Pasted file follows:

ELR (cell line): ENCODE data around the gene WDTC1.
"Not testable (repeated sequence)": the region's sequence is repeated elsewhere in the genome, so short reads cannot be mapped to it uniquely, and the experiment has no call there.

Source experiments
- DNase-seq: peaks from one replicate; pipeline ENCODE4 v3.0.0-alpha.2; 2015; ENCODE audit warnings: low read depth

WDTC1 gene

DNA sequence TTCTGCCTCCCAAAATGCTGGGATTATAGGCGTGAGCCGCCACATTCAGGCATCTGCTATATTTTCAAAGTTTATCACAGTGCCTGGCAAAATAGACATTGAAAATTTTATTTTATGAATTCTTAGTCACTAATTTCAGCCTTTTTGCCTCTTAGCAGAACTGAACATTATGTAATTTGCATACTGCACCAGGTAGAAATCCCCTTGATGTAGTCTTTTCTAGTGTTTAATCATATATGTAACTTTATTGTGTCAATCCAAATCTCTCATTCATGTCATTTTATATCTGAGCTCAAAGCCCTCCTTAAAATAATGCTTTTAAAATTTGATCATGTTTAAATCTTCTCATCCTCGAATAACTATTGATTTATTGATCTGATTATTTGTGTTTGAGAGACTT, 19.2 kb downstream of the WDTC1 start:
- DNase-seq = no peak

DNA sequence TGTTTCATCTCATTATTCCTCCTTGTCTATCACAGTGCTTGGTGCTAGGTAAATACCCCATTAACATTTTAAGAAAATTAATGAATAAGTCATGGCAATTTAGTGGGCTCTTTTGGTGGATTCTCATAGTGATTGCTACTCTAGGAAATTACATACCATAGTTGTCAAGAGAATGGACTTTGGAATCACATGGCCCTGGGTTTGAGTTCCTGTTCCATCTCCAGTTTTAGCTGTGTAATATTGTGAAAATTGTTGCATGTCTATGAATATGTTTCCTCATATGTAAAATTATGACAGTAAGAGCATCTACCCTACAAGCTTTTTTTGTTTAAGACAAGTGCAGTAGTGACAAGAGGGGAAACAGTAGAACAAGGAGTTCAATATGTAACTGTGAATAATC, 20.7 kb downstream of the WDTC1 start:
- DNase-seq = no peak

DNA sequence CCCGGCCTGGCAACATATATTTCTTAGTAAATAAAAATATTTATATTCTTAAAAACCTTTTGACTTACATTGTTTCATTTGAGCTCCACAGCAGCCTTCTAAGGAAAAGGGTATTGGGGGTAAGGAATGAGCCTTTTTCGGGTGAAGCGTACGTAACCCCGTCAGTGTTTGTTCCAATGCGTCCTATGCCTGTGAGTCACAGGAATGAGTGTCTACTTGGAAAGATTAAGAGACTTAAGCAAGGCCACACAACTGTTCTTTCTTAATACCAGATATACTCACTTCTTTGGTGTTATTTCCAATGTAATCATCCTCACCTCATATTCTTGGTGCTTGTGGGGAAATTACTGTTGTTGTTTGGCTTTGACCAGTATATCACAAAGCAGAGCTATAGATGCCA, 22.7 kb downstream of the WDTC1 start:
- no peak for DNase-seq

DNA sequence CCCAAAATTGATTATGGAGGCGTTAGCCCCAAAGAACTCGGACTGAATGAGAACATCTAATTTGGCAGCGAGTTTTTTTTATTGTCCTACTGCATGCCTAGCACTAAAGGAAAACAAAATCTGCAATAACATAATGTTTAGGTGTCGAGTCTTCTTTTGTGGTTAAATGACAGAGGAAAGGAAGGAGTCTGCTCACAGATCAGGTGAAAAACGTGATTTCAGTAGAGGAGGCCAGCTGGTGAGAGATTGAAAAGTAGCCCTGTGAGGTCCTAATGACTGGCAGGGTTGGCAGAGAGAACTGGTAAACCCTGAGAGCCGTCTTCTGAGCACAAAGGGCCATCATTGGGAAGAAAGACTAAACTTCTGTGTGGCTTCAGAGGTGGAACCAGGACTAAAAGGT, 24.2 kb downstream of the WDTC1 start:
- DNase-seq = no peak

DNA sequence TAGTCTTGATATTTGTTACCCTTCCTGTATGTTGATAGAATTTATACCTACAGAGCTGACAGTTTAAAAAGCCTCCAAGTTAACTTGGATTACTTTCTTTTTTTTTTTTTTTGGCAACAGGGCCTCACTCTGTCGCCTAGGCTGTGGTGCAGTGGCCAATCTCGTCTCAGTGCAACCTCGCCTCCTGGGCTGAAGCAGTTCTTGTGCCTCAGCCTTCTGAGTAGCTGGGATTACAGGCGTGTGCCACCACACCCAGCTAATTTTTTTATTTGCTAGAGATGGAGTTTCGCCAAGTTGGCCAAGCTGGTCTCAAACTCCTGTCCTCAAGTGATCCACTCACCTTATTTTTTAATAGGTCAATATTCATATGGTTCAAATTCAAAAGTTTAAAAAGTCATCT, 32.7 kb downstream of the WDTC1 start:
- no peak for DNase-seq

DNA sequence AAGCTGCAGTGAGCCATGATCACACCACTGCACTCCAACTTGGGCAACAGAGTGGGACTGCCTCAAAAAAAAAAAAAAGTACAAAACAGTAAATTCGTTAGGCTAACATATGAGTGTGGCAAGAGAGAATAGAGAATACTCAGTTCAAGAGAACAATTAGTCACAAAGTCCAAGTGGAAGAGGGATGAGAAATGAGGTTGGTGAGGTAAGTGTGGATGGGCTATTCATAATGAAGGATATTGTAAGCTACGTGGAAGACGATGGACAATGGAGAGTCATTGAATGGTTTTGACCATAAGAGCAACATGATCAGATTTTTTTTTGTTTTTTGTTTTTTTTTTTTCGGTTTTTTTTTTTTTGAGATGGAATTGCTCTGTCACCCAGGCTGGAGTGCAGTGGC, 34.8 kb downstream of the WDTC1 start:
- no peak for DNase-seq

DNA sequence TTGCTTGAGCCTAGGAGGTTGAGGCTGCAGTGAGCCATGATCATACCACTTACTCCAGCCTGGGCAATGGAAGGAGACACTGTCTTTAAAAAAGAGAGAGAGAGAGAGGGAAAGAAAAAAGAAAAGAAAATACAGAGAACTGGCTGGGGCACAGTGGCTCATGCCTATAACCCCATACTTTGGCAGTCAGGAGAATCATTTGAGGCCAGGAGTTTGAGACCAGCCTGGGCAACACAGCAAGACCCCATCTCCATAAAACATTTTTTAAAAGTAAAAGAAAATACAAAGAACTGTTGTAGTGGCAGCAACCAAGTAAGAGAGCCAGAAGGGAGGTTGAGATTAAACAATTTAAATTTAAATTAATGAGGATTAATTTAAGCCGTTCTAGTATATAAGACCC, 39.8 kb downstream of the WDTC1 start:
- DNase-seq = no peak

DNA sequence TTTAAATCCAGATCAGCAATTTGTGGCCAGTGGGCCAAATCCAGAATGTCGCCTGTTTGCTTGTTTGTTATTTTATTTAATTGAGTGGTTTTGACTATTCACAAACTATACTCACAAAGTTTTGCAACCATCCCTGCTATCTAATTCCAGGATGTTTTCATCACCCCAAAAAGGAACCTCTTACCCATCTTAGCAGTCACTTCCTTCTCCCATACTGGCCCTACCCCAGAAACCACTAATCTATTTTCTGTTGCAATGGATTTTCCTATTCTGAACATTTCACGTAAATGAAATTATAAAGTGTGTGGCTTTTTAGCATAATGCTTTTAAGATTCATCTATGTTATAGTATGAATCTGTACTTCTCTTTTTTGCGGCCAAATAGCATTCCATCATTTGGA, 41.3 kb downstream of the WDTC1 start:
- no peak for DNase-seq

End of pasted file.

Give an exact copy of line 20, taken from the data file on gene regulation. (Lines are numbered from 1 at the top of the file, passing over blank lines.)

DNA sequence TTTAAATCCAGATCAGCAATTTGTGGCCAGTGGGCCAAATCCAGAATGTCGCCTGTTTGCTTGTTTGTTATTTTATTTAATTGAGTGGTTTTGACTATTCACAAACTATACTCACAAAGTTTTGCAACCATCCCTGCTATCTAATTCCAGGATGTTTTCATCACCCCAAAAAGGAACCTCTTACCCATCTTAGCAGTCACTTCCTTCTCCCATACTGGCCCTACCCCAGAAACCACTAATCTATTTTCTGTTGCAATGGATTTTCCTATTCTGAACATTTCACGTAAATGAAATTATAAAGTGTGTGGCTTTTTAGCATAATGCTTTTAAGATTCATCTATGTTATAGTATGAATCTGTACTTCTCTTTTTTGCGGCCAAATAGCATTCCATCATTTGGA, 41.3 kb downstream of the WDTC1 start: